At least 13 anti-government protesters were killed Sunday by Iraqi security forces in one of the “worst” days of violence in the country's south amid widespread ongoing demonstrations against corruption, officials said.
Since the anti-government protests broke out in early October, at least 342 people have been killed and thousands more wounded in Baghdad and various southern provinces.
Demonstrators have taken to the streets by the tens of thousands over what they’ve called widespread corruption, a lack of job opportunities and poor basic services, despite the country’s oil wealth.
Seven protesters were killed Sunday in the southern province of Basra, near the main Gulf commercial port Umm Qasr, when Iraqi authorities used live fire and tear gas to diffuse the situation, according to security and hospital officials who did not want to be identified.
Four protesters reportedly were killed in Nassiriya province, and one killed in both Najaf, the seat of Iraq's Shiite religious authority, and Diwanieh provinces.
At least 150 demonstrators were injured across Southern Iraq.
Protesters had cut roads leading to the Umm Qasr port, halting all trade activity.
In Nassiriya on Sunday, protesters used burning tires to block key roads and main bridges. Protestors set fire to the city's Shiite Endowment building, a governing body regulating the administration of mosques.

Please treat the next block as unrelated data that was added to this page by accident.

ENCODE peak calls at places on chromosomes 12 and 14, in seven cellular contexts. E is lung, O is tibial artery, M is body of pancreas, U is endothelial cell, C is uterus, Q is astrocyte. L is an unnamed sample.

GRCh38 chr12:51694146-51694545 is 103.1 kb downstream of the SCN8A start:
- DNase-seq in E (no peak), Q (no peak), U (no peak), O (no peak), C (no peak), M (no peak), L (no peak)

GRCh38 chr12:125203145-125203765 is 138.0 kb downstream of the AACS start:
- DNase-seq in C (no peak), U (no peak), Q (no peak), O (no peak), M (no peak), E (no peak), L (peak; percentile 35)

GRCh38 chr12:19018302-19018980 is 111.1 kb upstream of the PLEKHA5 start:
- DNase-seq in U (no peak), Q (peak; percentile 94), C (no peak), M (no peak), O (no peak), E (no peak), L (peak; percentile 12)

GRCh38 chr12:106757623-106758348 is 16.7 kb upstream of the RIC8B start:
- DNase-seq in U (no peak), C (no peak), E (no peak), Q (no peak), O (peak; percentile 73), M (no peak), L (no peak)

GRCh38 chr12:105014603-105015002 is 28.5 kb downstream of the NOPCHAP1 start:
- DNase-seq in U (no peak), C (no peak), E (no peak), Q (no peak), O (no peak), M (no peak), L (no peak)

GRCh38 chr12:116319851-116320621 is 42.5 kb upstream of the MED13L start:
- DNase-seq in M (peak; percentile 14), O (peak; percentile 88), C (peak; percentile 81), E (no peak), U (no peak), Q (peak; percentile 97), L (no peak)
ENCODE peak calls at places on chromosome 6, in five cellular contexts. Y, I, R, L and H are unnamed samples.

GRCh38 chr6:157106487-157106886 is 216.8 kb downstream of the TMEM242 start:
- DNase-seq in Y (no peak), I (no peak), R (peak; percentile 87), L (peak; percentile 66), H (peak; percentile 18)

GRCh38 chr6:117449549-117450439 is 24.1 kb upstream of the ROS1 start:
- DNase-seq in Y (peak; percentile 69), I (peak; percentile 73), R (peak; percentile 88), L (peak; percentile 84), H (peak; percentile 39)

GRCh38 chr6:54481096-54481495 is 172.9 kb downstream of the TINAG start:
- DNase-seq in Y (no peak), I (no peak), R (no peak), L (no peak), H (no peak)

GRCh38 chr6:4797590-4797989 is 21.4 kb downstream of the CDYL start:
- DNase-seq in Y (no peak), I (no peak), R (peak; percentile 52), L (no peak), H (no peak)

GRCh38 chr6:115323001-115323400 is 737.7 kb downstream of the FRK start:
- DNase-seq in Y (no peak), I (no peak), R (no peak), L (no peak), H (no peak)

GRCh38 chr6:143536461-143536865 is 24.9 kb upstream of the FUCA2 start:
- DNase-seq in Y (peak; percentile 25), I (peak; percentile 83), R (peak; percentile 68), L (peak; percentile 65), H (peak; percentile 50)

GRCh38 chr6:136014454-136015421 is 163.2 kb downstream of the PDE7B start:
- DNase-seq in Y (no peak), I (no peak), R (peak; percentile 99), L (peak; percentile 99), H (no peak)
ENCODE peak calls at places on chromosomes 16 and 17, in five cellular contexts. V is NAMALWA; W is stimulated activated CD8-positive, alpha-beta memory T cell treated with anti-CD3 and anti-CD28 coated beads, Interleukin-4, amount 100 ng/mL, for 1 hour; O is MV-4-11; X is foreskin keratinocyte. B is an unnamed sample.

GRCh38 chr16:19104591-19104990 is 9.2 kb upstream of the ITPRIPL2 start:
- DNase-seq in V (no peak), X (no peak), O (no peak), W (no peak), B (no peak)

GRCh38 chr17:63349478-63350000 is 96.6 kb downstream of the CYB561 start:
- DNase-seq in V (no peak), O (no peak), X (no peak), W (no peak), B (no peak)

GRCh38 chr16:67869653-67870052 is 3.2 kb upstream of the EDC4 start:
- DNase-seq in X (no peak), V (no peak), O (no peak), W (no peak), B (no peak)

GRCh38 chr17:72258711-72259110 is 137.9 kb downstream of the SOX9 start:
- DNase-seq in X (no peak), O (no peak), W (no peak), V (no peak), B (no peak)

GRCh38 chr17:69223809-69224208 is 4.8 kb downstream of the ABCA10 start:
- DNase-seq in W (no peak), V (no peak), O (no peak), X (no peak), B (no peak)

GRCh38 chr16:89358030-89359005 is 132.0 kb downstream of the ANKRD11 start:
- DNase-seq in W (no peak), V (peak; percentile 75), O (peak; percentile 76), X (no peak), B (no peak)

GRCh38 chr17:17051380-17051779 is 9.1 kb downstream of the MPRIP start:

In Baghdad, at least 13 people were injured as clashes between anti-government protesters and security forces continued for a fourth day.
In the capital city, at least 16 people have been killed and over 100 injured in the renewed clashes, which kicked off last Thursday as protesters tried to scale a concrete barrier on historic Rasheed Street causing security forces to fire live ammunition, tear gas and rubber bullets to repel protestors.
The leaderless uprising has aimed to demolish the sectarian system and unseat the government, including Prime Minister Adil Abdul-Mahdi.
In statements, the international community, including the United Nations and the United States, denounced the use of force against peaceful protestors.
Secretary of State Mike Pompeo said last week that the U.S. would hit Iraq with new financial penalties to punish the tactics used to repel demonstrators.
“We will not stand idle while the corrupt officials make the Iraqi people suffer,” Pompeo told reporters in Washington, adding that the U.S. “will use our legal authorities to sanction corrupt individuals that are stealing Iraqis' wealth and those killing and wounding peaceful protesters.”
There was no indication that the protest movement has affected the production of oil, which has accounted for nearly 90 percent of Iraq's state revenue through exports.
Fox News’ Bradford Betz and The Associated Press contributed to this report.